Mendel.ai is similar in many ways to the U.K.-based BenevolentBio, which is focused on skimming through scientific papers to find the latest in cutting-edge medical research. But rather than using keyword data, Mendal.ai uses analgorithm that understands the unstructured, natural language content within medical documents pulled from clinicaltrials.gov,and then compares it to a patients medical record. The search process returns a fully personalized match and evaluates the patients eligibility for each suggested treatment within minutes, according to Galil.

The startup could prove useful for doctors whoincreasingly find it difficult to keep up on the exhaustive amount of clinical data.

Patients are also overwhelmed at the prospect of combing through mountains of clinical trial research. A lung cancer patient, for example, might find 500 potential trials on clinicaltrials.gov, each of which has a unique, exhaustive list of eligibility criteria that must be read and assessed, says Galil. As this pool of trials changes each week, it is humanly impossible to keep track of all good matches.

Mendel.ai seeks to reduce the time it takes and thus save more lives. The company is now integrating with the Comprehensive Blood & Cancer Center (CBCC) in Bakersfield, Calif, which will allow the centers doctors to quickly match their patients with available clinical trials in a matter of minutes, according to Galil.

The plan going forward is to workwith hospitals and cancer genomics companies like the CBCC to improve Mendel.ai and introduce the system. A more immediate goal, Galil says, would be challenging IBMs Watson against his system to see which one can match up the patients better.

This is the difference between someone dying and someone living. Its not a joke, Galil told TechCrunch.

Read more: https://techcrunch.com/2017/07/01/mendel-ai-nabs-2-million-to-match-cancer-patients-with-the-latest-clinical-trials/

d0200477f42577e37cef91d0571fd96c.jpeg

Gluten-free diet carries increased obesity risk, warn experts

Food adapted for those with coeliac disease often has more fat and less protein, and no benefits to non-sufferers, finds research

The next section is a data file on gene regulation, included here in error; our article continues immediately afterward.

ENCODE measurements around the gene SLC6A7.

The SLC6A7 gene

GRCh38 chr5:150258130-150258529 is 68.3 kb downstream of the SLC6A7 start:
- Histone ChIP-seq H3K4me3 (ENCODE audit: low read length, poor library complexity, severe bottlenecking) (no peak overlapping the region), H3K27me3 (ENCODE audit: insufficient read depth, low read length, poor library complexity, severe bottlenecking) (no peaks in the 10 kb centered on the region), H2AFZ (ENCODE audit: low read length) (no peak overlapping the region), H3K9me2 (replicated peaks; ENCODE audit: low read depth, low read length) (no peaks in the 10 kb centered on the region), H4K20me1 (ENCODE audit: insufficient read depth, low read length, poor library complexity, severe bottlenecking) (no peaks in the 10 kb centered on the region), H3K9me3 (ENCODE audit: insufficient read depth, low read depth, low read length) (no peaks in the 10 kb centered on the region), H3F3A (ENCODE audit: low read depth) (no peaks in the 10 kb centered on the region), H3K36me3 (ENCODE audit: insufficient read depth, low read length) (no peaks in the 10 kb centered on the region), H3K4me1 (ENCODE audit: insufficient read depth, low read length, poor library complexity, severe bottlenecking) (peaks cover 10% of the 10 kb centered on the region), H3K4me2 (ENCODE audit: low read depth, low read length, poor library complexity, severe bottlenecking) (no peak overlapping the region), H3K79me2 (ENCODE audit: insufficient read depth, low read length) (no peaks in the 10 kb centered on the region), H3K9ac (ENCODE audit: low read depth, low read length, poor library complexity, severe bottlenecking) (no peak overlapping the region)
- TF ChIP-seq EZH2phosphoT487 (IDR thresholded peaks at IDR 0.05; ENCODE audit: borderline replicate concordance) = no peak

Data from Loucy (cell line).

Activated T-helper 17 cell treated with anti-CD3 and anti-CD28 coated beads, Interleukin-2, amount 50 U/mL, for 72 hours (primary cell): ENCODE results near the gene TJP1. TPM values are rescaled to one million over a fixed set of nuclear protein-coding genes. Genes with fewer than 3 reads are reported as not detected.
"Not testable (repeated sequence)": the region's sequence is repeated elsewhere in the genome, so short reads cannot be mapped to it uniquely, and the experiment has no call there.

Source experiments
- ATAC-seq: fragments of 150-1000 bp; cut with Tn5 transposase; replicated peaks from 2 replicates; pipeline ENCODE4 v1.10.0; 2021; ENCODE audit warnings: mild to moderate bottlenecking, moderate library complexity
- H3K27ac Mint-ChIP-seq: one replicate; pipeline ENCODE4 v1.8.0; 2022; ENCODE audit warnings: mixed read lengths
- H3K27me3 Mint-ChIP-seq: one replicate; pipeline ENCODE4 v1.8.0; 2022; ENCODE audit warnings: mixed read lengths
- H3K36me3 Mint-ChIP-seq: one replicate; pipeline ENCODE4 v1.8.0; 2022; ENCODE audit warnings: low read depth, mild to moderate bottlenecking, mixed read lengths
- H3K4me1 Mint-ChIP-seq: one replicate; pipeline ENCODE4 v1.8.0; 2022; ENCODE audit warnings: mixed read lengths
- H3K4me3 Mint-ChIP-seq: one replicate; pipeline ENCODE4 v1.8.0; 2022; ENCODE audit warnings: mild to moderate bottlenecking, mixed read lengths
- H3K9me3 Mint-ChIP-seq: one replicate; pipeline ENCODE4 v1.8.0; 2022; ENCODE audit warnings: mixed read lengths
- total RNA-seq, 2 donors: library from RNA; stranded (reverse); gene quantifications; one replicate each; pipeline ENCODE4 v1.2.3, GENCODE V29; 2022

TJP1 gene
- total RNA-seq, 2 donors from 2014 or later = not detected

Substituting everyday staples with gluten-free foods could increase the risk of obesity, experts have warned, after finding that such products often contain higher levels of fats than the food they aim to replace.

A gluten-free diet is essential to those with coeliac disease an auto-immune condition that is thought to affect 1% of Europeans while the regime is also proving increasingly popular among those without the disease. But while a host of gluten-free products are on the market, researchers have said they have a very different nutritional make-up to conventional staples.

There is very little [consumers] can do about it, said Joaquim Calvo Lerma of the Instituto de Investigacin Sanitaria La Fe in Spain and co-author of the research. Unfortunately consumers can [only] eat what is available on the market.

Calvo Lermas warning comes after he and his and colleagues compared 655 conventional food products to 654 gluten-free alternatives across 14 food groups including breads, pasta, breakfast cereals, biscuits and even ready meals, covering a range of brands.

The results presented at the annual meeting of the European Society for Paediatric Gastroenterology, Hepatology and Nutrition reveal that, overall, gluten-free products were more energy-dense than their conventional counterparts.

The team found that, on average, gluten-free bread loaves had more than twice the fat of conventional loaves, while gluten-free breads in general had two to three times less protein than conventional products. Gluten-free biscuits were also found to be lower in protein but higher in fat, while gluten-free pasta had lower levels of sugar and just half of the protein of standard pasta.

Calvo Lerma warned that gluten-free foods could be contributing to an increased risk of obesity, particularly among children who are more likely to eat products like biscuits and breakfast cereals. He urged consumers to compare gluten-free products across brands to find those with the lowest fat content.